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Ukraine, Russia trade blame for dam collapse

Rep. Mike Waltz, R-Fla., weighs in on the Ukraine dam collapse, claims the U.S. knew about Ukraine’s plot to bomb the Nord Stream pipeline and the anniversary of D-Day.

Ukraine is claiming Friday that an intercepted phone call between two men talking in Russian proves that a Russian “sabotage group” is behind this week’s destruction of the Kakhovka hydroelectric power plant and dam, which has caused extensive flooding. 

The domestic Security Service of Ukraine (SBU) posted a one-and-a-half-minute clip of the alleged conversation on its Telegram page, according to Reuters. 

“They (the Ukrainians) didn’t strike it. That was our sabotage group,” the news agency reports one of the men – described by the SBU as a Russian soldier — saying in the recording. “They wanted to, like, scare (people) with that dam.” 

“It didn’t go according to plan, and (they did) more than what they planned for,” the man reportedly added. 


Kakhovka dam destruction leads to flooding in Ukraine

Streets are flooded in Kherson, Ukraine, on Wednesday, June 7 after the walls of the Kakhovka dam collapsed. (AP/Libkos)

The authenticity of the recording could not be independently verified. 

“The interception by the SBU confirms that the Kakhovskaya HPP (Hydroelectric Power Plant) was blown up by a sabotage group of the occupiers,” the SBU said in a statement, according to Reuters. “The invaders wanted to blackmail Ukraine by blowing up the dam and staged a man-made disaster in the south of our country.”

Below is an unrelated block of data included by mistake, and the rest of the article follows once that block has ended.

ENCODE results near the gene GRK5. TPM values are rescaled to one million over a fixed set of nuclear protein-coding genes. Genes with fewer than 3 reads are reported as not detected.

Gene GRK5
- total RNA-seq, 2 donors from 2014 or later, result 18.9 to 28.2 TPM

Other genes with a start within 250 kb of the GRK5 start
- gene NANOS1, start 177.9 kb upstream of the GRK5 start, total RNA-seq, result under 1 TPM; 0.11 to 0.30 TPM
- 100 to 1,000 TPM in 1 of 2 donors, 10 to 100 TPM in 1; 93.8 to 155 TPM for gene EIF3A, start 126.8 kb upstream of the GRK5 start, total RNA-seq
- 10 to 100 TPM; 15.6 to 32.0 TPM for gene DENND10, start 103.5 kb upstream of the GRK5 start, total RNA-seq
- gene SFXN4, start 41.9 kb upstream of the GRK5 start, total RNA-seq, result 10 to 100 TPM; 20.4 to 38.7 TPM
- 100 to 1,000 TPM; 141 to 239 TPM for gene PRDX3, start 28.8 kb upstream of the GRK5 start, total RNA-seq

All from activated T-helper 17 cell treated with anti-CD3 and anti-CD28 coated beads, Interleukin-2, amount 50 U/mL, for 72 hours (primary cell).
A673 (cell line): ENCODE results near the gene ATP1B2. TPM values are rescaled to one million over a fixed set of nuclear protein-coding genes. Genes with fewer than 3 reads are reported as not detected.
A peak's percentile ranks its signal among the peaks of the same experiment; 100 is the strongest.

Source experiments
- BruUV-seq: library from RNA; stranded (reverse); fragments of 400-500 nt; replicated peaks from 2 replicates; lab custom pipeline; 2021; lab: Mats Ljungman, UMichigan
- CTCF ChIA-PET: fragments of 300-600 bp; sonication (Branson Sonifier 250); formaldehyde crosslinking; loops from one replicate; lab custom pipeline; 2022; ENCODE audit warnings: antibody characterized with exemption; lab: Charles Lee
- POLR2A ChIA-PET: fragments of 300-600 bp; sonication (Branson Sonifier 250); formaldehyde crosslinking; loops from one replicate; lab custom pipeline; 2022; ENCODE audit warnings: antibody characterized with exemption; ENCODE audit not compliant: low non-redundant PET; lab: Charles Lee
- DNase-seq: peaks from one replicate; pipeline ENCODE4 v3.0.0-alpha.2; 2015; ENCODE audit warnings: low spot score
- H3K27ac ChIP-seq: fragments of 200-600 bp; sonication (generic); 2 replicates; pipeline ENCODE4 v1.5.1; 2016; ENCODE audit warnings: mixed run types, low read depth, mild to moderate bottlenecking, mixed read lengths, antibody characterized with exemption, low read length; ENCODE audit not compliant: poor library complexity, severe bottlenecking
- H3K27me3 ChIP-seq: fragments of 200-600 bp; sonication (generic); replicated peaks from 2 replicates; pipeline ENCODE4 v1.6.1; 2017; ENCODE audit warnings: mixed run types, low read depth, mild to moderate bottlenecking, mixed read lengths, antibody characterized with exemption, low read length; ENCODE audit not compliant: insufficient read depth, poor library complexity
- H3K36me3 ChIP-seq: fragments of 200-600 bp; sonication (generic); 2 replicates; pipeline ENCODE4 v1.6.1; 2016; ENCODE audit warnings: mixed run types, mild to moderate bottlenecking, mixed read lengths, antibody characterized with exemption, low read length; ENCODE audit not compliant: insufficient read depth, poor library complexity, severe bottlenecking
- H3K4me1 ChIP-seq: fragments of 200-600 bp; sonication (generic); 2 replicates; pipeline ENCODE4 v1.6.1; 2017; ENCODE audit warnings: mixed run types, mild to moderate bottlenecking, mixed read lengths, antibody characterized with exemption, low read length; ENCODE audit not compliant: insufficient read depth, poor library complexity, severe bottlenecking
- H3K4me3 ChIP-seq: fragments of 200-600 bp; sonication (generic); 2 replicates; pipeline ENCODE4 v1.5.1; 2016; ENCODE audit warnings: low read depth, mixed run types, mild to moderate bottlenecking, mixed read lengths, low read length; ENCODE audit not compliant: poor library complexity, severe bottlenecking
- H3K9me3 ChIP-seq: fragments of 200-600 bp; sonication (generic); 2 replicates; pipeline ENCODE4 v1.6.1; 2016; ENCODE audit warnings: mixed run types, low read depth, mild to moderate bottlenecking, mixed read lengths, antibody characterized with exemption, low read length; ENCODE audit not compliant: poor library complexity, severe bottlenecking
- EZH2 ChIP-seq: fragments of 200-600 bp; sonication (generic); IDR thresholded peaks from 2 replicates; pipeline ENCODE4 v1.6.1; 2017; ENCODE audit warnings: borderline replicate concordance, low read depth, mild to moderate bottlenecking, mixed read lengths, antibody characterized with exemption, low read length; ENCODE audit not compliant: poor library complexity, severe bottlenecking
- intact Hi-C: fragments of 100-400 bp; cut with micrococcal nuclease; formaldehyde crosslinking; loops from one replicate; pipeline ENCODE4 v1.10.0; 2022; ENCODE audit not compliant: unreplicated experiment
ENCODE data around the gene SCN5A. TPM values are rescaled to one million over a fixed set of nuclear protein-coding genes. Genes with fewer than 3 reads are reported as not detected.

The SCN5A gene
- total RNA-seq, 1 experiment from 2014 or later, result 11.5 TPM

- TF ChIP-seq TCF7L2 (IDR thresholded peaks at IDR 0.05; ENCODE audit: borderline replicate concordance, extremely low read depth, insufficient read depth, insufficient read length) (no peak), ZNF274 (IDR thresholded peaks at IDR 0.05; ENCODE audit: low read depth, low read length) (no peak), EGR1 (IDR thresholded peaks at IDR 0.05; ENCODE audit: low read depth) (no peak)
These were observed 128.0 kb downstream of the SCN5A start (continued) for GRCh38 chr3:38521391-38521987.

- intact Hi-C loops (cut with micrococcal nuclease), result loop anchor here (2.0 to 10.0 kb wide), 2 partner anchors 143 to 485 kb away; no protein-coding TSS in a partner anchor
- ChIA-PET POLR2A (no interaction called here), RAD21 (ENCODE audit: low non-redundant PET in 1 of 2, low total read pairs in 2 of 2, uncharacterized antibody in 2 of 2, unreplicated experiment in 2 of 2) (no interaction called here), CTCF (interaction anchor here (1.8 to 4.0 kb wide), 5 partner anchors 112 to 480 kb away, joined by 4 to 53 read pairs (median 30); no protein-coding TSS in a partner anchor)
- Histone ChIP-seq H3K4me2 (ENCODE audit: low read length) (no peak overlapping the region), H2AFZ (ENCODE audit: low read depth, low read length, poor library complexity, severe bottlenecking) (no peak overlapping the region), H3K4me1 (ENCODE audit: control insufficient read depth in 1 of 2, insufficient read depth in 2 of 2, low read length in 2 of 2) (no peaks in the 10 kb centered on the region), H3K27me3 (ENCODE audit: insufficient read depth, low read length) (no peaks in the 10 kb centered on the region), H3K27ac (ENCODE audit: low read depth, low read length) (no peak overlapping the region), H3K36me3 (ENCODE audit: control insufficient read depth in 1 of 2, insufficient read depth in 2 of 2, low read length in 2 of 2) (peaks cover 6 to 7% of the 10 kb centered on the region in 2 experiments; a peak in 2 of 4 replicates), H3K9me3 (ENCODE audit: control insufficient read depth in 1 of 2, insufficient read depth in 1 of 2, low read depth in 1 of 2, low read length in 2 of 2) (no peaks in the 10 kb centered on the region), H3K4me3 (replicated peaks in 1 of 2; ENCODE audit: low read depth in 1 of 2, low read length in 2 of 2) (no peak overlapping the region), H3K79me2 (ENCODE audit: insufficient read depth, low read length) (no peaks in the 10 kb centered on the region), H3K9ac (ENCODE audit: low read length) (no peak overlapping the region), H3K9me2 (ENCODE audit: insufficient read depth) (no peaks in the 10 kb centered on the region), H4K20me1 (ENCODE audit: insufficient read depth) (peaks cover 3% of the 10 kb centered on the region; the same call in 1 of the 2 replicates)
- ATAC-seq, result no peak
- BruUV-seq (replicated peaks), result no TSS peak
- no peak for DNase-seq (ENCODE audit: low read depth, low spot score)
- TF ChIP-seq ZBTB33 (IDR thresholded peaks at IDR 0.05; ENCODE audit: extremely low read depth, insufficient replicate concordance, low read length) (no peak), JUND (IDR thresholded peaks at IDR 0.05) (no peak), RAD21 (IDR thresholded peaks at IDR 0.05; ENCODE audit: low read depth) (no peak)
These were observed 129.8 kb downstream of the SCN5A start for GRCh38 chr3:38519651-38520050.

“By blowing up the Kakhovskaya HPP dam, the Russian Federation definitively proved that it is a threat to the entire civilized world,” added SBU chief Vasyl Malyuk. “Our task is to bring to justice not only the leaders of Russian President Vladimir Putin’s regime, but also the ordinary perpetrators of crimes.” 

The Kremlin on Tuesday denied any fault for the damage caused to the dam after it collapsed and sent a torrent of water into the surrounding areas in the southern Ukrainian region of Kherson. The Kremlin is pointing the blame squarely at Kyiv. 


Kakhovka dam destroyed in Ukraine

Water flows over the collapsed Kakhovka dam in Nova Kakhovka, in Russian-occupied Ukraine, on Wednesday, June 7. (AP)

“This is a deliberate sabotage by the Ukrainian side,” Kremlin spokesperson Dmitry Peskov told Russian media following the dam’s collapse. “This sabotage could potentially cause very serious consequences for several tens of thousands of residents of the region, ecological consequences [and] consequences of a different nature which have yet to be established.” 

Peskov claimed Kyiv was “pursuing the goal of depriving Crimea of water” as it looks to eventually oust Russian forces that have occupied the peninsula since 2014. 

Peskov’s comments came after Ukraine’s Operational Command South reported that Russian forces had blown up the dam, causing irreparable damage to not only the plant’s engine room but the dam itself.  

Flood rescue in Kherson, Ukraine

Ukrainian security forces transport local residents in a boat during an evacuation from a flooded area in Kherson on Wednesday, June 7. (Aleksey Filippov/AFP/Getty Images)


“We know that from 35 to 70 settlements will be flooded. We know that there will be issues with drinking water supplies. Even areas that haven’t been flooded will have drinking water issues,” Ukrainian President Volodymyr Zelenskyy said earlier this week, referencing the Dnipropetrovsk, Zaporizhzhia and Kherson regions, as first reported by the Ukrainian news outlet Pravda. 

Also on Friday, a Russian regional governor said three people were lightly wounded after a drone crashed into a residential building in Voronezh, a city near the country’s border with Ukraine, according to The Associated Press. 

Fox News’ Caitlin McFall contributed to this report. 

Greg Norman is a reporter at Fox News Digital.

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